African Basin Management Organizations: Contribution to Pollution Prevention of Transboundary Water Resources

The following essay by Dr. Komlan Sangbana is a summary of his recently published monograph (under the same title), which appears in Vol. 5 (1) 2020, pp. 1-76, of Brill Research Perspectives in International Water Law.  Dr. Sangbana is a Legal Officer at the Secretariat of the Convention on Protection and Use of Transboundary Watercourses and International Lakes (UNECE) and a Research Fellow at the Platform for International Water Law housed by the Faculty of Law at the University of Geneva. He can be reached at komlan.sangbana@un.org

Shortly after their emergence as independent states, African countries established basin organizations and commissions. Some basin organizations, such as the Inter-State Committee established by states sharing the Senegal River basin, namely Guinea, Mali, Mauritania, and Senegal, were already established in the 1960’s. The Lake Chad Basin Commission and the River Niger Commission were both established in 1964. While economic integration justified this initial impetus of African countries towards the establishment of basin organizations, several challenges, such as transboundary freshwater pollution and low water quality due to the multiplication of development projects, have become a growing concern in the recent decade. The chief concerns of African countries in this respect were to avoid the dramatic consequences of water pollution for the quality of life of populations, the aquatic ecosystems, and biological diversity. Poor or unilateral management of transboundary water basins may cause these negative consequences for local communities living near international watercourses.

This monograph examines the important role that basin organizations play in the protection of water resources in Africa and offers suggestions to enhance their efficiency by looking at their normative and institutional frameworks. It is divided in four sections.

The first part is an introduction that provides an overview of the existing basin organizations in Africa, their different goals and multiple objectives. It offers an analytical framework for understanding the proliferation of basin organizations in Africa, as well as their legal typology.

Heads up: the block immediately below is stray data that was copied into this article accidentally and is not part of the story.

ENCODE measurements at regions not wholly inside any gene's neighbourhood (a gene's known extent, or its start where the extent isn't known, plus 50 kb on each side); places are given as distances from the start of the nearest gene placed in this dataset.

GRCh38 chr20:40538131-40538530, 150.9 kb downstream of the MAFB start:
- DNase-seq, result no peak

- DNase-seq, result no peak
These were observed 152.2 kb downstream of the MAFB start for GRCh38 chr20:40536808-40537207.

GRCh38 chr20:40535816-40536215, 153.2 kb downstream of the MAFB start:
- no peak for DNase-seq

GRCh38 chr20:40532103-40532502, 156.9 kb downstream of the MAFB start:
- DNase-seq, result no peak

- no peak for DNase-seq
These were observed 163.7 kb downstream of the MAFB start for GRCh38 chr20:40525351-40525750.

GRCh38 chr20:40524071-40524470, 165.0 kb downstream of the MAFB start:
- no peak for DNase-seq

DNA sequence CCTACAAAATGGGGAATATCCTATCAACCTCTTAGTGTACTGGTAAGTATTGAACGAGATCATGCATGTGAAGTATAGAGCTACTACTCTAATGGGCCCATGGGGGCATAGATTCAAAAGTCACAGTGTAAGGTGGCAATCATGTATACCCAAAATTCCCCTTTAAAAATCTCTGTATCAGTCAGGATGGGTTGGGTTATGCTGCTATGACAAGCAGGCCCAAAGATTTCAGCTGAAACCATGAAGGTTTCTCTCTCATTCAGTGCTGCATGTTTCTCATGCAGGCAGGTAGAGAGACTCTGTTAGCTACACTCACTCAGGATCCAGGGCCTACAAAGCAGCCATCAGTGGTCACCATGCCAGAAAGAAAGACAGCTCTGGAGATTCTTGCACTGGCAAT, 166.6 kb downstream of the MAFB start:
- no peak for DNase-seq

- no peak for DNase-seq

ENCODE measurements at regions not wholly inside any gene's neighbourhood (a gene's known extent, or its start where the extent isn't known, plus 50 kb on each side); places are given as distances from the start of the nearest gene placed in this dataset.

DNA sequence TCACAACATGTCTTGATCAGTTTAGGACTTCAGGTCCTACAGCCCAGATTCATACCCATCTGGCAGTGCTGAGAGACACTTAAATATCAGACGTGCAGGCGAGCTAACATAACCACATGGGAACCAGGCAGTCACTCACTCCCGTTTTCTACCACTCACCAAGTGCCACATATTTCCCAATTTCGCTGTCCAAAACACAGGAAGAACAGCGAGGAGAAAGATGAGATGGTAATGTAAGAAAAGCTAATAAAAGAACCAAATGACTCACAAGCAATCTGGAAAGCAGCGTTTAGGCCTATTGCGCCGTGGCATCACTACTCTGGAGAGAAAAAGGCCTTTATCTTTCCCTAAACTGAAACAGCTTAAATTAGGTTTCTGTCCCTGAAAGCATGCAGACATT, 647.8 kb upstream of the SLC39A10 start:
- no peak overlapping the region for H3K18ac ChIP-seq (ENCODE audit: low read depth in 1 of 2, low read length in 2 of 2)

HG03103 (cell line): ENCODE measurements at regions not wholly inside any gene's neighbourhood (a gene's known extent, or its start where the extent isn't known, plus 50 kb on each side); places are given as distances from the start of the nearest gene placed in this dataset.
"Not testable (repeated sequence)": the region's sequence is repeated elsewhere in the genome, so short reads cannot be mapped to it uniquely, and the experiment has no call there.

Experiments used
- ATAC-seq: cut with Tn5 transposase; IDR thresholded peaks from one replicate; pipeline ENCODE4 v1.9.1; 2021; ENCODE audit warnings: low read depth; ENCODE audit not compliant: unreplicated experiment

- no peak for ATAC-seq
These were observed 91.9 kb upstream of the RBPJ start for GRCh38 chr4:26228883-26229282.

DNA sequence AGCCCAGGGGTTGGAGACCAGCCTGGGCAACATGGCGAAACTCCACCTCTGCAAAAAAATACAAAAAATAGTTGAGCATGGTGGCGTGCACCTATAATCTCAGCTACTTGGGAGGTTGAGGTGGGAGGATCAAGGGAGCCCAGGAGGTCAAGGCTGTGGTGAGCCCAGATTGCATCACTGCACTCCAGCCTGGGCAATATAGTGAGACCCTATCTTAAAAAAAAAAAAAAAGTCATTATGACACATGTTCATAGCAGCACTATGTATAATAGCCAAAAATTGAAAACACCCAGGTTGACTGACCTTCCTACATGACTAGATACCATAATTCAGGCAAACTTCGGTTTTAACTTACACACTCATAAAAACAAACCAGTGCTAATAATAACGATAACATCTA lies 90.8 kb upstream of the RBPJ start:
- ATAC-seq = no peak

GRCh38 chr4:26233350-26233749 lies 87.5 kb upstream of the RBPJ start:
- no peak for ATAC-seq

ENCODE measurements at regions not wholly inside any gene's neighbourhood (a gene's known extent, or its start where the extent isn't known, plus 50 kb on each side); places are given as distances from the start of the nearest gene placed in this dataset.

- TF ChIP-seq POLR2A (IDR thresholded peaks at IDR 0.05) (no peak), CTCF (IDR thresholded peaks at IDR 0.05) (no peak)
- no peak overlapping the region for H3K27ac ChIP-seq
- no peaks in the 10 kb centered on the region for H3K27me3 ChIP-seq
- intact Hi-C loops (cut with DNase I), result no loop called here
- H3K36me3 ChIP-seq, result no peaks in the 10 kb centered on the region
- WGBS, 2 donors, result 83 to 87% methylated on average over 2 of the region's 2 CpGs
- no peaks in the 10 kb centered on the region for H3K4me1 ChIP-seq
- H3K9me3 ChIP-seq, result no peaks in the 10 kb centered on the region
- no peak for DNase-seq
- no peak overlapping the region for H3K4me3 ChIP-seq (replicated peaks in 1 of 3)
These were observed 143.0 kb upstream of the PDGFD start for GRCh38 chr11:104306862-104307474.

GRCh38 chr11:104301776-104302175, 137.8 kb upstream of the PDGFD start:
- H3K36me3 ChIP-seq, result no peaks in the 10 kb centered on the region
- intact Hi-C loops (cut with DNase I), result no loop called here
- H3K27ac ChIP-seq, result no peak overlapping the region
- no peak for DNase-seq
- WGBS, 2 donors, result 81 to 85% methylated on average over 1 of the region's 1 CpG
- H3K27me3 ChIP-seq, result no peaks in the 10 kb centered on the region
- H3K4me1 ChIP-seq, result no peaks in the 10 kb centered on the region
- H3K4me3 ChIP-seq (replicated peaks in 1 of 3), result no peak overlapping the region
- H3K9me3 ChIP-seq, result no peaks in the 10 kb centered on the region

The second part of the monograph discusses the contribution of basin organizations in the elaboration of pollution control standards. Focusing on the standard-setting role of these bodies, it unveils how basin organizations foster cooperation among member states and assists them in preventing transboundary pollution. In that respect, it reviews the processes and norm-based arrangements that inform the adoption of pollution control standards. Furthermore, it explores the various normative tools used by African basin organizations to regulate the conduct of their member states and their nationals, while taking into account the increasing involvement of non-state actors in the exploitation and management of transboundary water resources.

The third part of the monograph examines the contribution of African basin organizations to the implementation of pollution control standards. In this regard, it critically analyses the procedural and institutional tools that African basin organizations use to ensure the respect for the rule of law. Noting that the support that African basin organizations provide to their member states is as diverse as the organizations themselves, this study chooses to focus on the most analytical relevant aspects of their mandates. Thus, it addresses the scope and features of their control and monitoring activities and their mandates as far as the settlement of dispute is concerned.

The fourth part, which is a general conclusion, provides concrete suggestions derived from African practices of transboundary water management for the prevention of the pollution of transboundary water resources, as well as for enhancing cooperation and strengthening the role of basin management organizations.

From this study, it is clear that over time, the protection of water resources and their ecosystems has become a key focus of basin organizations in Africa. The development, adoption and implementation of pollution control standards by basin organizations have widened the remit and greatly strengthened the role of these institutions. As such, basin organizations have become central actors in the domain of African regional law for the protection of freshwater resources and the environment more generally.

The monograph is dedicated to the memory of Professor Kader Asmal (1934–2011) for his steadfast intellectual efforts to promote environmental protection in water governance.

The full article can be accessed here.

Leave a Reply